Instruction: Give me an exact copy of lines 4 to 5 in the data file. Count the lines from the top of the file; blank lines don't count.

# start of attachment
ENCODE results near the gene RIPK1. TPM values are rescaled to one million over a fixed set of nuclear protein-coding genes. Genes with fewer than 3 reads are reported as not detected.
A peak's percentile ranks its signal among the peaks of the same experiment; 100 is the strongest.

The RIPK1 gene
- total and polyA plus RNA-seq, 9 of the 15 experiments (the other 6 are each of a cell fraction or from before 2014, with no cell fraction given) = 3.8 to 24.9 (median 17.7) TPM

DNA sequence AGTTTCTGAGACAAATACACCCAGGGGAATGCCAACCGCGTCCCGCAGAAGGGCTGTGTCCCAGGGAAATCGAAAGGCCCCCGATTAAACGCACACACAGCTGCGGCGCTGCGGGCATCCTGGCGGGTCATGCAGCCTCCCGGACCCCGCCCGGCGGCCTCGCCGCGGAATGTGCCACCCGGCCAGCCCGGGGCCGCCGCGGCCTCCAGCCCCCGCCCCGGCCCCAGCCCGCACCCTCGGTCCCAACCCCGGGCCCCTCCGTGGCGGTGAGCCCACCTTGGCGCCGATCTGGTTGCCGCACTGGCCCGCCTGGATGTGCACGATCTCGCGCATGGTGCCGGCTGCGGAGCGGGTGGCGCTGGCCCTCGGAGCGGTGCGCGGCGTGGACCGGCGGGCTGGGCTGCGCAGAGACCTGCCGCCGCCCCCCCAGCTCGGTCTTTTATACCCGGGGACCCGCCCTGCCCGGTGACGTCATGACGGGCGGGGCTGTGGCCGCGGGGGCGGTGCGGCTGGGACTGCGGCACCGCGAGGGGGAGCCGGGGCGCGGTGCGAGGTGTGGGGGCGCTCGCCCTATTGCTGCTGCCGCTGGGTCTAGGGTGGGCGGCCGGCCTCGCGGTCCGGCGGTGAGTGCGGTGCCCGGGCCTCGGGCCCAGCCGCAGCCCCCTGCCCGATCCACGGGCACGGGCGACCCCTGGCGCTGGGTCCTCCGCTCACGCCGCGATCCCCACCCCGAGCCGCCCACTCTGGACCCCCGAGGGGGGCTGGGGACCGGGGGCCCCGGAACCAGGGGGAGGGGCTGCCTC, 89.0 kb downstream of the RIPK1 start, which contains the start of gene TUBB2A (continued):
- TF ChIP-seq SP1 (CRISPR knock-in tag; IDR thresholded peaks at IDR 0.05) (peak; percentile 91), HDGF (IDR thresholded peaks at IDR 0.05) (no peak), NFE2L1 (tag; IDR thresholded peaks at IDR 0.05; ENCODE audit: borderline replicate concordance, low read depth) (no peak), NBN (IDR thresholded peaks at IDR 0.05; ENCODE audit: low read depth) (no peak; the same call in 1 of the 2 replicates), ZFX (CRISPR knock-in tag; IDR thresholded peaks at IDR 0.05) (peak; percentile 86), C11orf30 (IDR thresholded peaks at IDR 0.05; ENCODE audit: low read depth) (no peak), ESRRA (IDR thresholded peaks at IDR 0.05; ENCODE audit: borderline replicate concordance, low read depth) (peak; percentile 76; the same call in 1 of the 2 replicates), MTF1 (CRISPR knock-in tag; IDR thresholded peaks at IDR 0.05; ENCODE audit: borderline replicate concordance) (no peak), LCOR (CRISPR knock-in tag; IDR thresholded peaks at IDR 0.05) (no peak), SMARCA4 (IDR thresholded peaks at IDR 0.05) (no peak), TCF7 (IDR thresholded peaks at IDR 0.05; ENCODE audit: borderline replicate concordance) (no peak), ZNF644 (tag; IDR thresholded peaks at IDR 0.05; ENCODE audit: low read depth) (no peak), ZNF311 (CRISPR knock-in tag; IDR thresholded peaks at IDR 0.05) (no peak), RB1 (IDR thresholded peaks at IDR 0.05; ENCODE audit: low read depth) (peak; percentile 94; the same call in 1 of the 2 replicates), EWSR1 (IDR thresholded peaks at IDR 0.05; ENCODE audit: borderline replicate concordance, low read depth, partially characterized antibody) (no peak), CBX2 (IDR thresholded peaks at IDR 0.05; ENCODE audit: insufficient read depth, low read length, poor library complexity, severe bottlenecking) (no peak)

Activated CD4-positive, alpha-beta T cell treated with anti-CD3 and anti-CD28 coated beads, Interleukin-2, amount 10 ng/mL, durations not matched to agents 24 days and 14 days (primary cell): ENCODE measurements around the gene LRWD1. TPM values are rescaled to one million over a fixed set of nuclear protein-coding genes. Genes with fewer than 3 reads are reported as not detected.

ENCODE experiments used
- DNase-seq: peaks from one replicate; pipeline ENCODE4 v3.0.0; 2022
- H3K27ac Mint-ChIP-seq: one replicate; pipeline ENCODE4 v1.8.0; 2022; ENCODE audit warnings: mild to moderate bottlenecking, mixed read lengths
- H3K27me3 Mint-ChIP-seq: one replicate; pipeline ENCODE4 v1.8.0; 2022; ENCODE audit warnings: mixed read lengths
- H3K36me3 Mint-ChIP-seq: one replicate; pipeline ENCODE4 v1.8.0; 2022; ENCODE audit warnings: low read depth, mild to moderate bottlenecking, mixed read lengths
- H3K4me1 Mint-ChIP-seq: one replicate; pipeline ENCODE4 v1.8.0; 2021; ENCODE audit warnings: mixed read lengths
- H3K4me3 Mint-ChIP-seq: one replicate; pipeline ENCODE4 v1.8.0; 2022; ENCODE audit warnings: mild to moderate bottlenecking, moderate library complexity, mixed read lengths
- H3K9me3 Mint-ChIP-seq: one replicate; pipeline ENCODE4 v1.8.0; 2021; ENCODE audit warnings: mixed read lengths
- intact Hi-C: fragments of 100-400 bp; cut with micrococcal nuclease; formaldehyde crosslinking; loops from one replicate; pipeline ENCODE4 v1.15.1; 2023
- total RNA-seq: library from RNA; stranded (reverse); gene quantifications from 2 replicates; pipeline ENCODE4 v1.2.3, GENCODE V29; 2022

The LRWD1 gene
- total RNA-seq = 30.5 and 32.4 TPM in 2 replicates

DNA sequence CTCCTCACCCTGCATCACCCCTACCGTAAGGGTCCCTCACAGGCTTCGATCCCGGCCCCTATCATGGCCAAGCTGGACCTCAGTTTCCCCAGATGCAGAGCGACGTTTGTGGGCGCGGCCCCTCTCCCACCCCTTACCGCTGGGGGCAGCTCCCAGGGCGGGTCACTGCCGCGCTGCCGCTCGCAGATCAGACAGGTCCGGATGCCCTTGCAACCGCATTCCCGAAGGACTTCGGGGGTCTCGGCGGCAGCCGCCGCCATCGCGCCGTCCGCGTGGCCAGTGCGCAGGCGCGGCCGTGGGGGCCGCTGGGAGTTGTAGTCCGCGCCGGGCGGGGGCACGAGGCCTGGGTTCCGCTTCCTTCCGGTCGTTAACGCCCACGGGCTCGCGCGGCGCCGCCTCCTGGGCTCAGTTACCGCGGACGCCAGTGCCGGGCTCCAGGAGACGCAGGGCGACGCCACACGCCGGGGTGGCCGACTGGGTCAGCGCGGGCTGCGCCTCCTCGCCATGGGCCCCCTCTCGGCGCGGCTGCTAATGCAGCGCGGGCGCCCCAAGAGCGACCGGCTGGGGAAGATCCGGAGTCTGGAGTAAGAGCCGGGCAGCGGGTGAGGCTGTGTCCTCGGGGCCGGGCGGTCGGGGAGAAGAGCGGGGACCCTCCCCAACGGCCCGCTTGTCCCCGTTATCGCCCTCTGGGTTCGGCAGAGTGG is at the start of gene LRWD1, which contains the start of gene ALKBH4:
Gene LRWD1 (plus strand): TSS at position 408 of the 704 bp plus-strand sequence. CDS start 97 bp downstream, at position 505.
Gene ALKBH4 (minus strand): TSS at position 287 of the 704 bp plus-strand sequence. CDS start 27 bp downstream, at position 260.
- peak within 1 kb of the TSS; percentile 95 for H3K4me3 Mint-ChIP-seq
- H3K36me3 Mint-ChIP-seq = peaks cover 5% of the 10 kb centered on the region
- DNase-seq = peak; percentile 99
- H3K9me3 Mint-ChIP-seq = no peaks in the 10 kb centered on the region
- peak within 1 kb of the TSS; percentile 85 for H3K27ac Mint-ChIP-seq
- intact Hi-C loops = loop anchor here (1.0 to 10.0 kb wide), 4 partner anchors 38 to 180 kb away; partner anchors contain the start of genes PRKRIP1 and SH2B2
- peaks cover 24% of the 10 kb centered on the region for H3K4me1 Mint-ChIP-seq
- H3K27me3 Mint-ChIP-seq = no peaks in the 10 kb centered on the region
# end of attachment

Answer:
- total and polyA plus RNA-seq, 9 of the 15 experiments (the other 6 are each of a cell fraction or from before 2014, with no cell fraction given) = 3.8 to 24.9 (median 17.7) TPM

DNA sequence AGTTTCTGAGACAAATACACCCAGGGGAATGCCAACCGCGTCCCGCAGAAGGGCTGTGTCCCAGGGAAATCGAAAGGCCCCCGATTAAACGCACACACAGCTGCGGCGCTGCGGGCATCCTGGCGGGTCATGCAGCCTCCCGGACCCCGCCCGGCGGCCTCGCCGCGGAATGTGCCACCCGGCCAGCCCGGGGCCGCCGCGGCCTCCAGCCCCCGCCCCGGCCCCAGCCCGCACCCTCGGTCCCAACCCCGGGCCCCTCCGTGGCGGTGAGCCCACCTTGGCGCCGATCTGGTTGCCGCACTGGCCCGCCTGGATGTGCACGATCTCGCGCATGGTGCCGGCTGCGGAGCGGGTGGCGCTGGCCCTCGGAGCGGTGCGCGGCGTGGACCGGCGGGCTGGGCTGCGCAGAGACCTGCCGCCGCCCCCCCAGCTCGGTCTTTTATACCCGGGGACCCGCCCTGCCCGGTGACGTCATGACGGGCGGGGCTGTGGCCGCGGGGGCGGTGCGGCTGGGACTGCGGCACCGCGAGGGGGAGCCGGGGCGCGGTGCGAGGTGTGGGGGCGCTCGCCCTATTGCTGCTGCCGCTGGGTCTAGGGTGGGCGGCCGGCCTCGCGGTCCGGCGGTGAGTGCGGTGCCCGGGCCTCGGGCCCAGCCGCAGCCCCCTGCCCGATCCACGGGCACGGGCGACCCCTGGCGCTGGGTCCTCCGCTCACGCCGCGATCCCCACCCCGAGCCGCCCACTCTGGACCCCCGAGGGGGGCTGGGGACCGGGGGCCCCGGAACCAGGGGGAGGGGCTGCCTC, 89.0 kb downstream of the RIPK1 start, which contains the start of gene TUBB2A (continued):